For sexual minority students on Christian college campuses, faith and sexuality can feel in acute tension. Yarhouse, Dean, Stratton, and Lastoria draw on their decades of experience to bring us a longitudinal study into what sexual minorities experience, hope for, and benefit from. Rich with both quantitative and qualitative data, here is an unprecedented opportunity to listen to sexual minorities in their own words.
Many Christian institutions have embraced new technologies, especially online education. But is it possible for us to grow spiritually through our digital communities? Steve Lowe and Mary Lowe, longtime proponents of online education, trace the motif of spiritual growth through Scripture and consider how students and professors alike might foster digital ecologies in which spiritual transformation can take place.
Has the American university gained the whole world but lost its soul? Christian universities must reimagine excellence in a time of exile, placing the liberating arts before the liberal arts and focusing on the worship, love, and knowledge of God as central to academia. This pioneering work charts the history of the university and casts an inspiring vision for the future of higher education.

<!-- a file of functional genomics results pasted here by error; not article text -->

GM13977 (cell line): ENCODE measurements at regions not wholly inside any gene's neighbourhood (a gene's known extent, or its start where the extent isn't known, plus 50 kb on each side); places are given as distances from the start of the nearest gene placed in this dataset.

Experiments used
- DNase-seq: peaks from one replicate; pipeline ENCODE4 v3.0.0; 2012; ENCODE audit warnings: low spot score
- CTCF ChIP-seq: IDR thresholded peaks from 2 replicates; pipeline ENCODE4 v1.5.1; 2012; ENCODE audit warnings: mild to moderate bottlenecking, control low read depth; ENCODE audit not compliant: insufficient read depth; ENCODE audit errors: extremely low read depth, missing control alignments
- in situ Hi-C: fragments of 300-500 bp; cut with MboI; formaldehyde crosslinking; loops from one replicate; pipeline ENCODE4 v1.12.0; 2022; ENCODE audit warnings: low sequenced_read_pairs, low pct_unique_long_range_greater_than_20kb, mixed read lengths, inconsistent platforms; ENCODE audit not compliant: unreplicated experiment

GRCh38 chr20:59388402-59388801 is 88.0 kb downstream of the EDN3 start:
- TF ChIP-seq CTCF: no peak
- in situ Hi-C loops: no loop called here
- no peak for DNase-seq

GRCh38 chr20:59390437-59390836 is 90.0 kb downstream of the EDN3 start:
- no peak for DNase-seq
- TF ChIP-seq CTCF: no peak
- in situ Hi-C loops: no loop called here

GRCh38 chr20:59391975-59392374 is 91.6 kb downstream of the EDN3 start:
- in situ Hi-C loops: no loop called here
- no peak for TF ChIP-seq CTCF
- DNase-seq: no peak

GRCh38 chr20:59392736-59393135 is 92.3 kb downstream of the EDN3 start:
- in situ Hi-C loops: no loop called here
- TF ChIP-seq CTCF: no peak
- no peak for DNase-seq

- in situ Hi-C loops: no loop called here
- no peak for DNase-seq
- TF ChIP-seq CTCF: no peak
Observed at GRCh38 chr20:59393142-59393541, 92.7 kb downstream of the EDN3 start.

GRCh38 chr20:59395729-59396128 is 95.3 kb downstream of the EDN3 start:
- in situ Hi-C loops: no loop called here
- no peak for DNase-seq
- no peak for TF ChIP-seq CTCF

Many Christians, especially those in Christian college "bubbles," worry that engaging in interfaith dialogue will require watering down their faith. In this timely book, Marion Larson and Sara Shady help evangelicals engage in interfaith dialogue, offering practical wisdom for turning our faith bubbles into bridges of interfaith engagement.
The "Goliath" of urban poverty overpowers too many kids today as they struggle to survive and thrive. Detroit native and longtime advocate for youth education Mike Tenbusch knows this firsthand. But when Christians and churches come alongside these young "Davids," we can unleash the Jonathan Effect that will turn the tide in the battle against poverty.
Veteran educators Mike Romanowski and Teri McCarthy provide an essential guide for Christians teaching in overseas contexts. Providing both the theoretical framework as well as practical tools, the authors offer concrete advice and real-life examples for classroom instruction, daily life and much more.
Drawing on the work of cultural analysts like Lesslie Newbigin, Richard John Neuhaus and Charles Taylor, Philip W. Eaton proposes an alternative idea of Christian higher education that aims to equip students for responsible engagement in our post-Christian world.
Here are the stories of twenty-two Christian faculty who tell in their own words the difference that Christ has made in their lives and work, offering thoughtful models of how faith can not only survive but thrive in the university.
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